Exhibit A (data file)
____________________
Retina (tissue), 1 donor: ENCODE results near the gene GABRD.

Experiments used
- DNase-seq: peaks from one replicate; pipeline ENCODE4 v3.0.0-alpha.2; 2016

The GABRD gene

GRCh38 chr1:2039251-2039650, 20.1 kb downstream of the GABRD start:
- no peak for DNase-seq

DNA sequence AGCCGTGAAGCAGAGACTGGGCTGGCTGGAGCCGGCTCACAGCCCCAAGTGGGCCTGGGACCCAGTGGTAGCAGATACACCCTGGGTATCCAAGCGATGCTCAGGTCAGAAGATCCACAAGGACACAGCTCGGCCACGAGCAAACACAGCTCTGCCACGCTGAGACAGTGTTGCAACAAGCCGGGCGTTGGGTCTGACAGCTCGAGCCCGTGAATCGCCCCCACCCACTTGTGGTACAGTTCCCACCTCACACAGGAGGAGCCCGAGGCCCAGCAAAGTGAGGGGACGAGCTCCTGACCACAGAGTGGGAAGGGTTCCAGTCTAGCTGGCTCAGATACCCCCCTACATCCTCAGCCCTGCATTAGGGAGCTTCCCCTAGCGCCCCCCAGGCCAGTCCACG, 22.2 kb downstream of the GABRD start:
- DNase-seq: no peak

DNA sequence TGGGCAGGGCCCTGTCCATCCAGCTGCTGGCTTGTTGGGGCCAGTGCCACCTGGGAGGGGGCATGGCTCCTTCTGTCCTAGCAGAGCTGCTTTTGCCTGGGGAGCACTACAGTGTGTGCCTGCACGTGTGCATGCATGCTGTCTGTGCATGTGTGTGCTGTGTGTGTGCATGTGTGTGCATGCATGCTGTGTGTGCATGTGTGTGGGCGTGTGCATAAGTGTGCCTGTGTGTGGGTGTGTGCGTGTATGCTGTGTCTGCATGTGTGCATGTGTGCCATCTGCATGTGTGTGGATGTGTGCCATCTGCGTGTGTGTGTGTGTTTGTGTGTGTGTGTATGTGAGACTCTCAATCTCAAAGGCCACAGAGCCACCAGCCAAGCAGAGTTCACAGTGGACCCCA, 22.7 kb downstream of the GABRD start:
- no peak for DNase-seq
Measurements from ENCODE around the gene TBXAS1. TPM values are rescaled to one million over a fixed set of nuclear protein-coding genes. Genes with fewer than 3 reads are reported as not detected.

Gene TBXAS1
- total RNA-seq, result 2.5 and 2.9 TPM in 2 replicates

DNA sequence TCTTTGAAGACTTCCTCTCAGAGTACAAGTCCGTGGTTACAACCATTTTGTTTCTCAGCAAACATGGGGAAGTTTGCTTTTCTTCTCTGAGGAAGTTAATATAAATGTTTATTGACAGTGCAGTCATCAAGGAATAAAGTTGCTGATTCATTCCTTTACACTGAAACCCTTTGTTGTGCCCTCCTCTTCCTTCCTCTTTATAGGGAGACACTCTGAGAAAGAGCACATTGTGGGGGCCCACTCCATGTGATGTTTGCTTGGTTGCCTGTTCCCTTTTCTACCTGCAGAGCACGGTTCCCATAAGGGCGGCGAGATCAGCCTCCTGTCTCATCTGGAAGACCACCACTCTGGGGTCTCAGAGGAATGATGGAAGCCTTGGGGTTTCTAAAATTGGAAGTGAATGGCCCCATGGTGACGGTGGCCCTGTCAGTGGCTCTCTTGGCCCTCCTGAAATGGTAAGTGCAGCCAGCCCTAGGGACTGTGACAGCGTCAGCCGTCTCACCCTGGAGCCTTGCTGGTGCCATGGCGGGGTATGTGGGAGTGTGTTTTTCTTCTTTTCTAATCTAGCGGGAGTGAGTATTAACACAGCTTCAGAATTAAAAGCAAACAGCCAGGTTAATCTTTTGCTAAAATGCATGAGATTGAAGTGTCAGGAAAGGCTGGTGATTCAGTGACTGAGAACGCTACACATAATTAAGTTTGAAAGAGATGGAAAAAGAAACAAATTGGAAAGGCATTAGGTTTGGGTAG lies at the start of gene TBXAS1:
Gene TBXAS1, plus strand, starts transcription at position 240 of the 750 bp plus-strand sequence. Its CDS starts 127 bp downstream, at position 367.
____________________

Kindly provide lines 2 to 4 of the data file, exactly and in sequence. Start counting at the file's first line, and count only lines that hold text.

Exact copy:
Experiments used
- DNase-seq: peaks from one replicate; pipeline ENCODE4 v3.0.0-alpha.2; 2016

The GABRD gene